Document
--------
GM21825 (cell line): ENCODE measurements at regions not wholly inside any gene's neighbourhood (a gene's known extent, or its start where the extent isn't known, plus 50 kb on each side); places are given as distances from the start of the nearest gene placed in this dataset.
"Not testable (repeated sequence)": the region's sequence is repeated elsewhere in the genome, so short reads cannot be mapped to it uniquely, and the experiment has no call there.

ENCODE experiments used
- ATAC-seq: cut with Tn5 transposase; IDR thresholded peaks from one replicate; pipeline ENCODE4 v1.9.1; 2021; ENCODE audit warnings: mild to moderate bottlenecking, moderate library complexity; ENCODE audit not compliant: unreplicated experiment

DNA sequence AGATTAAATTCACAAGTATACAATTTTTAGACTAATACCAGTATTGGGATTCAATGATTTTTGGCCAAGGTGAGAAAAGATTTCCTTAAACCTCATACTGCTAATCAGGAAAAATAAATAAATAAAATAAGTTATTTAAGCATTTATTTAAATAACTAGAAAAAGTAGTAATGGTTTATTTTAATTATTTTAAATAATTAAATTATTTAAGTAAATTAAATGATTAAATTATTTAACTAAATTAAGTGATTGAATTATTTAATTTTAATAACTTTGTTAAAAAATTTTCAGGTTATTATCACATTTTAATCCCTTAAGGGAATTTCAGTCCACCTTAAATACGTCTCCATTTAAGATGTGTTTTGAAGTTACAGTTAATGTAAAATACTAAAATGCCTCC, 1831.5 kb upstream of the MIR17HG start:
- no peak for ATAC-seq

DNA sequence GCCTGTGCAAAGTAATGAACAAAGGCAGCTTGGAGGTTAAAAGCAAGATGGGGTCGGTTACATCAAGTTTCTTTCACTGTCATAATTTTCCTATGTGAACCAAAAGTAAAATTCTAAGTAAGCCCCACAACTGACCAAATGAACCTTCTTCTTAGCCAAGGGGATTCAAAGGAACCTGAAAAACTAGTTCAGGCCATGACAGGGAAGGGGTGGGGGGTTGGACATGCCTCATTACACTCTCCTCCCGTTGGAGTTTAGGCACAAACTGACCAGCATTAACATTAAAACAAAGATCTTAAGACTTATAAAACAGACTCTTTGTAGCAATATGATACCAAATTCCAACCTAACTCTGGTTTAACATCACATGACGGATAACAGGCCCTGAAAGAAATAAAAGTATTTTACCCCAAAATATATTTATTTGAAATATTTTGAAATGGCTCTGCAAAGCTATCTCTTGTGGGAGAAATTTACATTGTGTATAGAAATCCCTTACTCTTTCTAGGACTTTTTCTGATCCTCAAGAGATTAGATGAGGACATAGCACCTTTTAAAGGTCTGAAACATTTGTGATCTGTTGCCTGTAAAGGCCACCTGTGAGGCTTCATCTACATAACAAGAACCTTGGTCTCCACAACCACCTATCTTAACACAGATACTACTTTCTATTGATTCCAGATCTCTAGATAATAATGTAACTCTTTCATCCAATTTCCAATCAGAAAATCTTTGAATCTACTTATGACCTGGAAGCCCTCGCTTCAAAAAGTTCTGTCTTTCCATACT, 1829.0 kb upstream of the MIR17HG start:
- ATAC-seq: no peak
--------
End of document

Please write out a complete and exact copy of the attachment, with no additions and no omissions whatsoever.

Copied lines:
GM21825 (cell line): ENCODE measurements at regions not wholly inside any gene's neighbourhood (a gene's known extent, or its start where the extent isn't known, plus 50 kb on each side); places are given as distances from the start of the nearest gene placed in this dataset.
"Not testable (repeated sequence)": the region's sequence is repeated elsewhere in the genome, so short reads cannot be mapped to it uniquely, and the experiment has no call there.

ENCODE experiments used
- ATAC-seq: cut with Tn5 transposase; IDR thresholded peaks from one replicate; pipeline ENCODE4 v1.9.1; 2021; ENCODE audit warnings: mild to moderate bottlenecking, moderate library complexity; ENCODE audit not compliant: unreplicated experiment

DNA sequence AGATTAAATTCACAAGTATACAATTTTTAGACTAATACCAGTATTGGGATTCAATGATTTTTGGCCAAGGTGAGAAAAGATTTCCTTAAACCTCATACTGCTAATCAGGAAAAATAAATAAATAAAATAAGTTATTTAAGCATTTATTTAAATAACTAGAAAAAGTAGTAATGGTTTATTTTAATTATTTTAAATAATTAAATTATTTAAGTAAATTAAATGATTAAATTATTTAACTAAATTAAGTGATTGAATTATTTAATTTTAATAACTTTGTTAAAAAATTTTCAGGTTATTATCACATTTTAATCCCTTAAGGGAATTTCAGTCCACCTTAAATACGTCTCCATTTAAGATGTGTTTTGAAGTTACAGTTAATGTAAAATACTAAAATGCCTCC, 1831.5 kb upstream of the MIR17HG start:
- no peak for ATAC-seq

DNA sequence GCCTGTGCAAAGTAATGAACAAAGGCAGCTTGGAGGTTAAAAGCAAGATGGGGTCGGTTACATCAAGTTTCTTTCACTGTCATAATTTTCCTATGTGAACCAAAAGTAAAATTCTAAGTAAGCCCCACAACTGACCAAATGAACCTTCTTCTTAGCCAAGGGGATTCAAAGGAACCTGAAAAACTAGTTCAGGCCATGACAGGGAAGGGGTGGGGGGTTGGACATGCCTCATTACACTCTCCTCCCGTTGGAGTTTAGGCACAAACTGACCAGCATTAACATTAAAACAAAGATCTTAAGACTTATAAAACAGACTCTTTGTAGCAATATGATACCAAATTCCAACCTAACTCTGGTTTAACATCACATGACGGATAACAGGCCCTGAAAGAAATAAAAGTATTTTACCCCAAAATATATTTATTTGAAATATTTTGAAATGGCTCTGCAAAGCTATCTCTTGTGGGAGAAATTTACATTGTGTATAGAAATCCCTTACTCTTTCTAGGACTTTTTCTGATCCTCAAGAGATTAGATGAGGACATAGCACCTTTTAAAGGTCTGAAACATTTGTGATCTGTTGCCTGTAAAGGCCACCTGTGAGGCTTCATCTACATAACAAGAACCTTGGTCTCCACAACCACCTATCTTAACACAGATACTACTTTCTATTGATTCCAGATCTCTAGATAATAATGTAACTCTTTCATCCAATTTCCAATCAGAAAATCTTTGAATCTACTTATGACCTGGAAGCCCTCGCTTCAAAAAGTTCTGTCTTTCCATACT, 1829.0 kb upstream of the MIR17HG start:
- ATAC-seq: no peak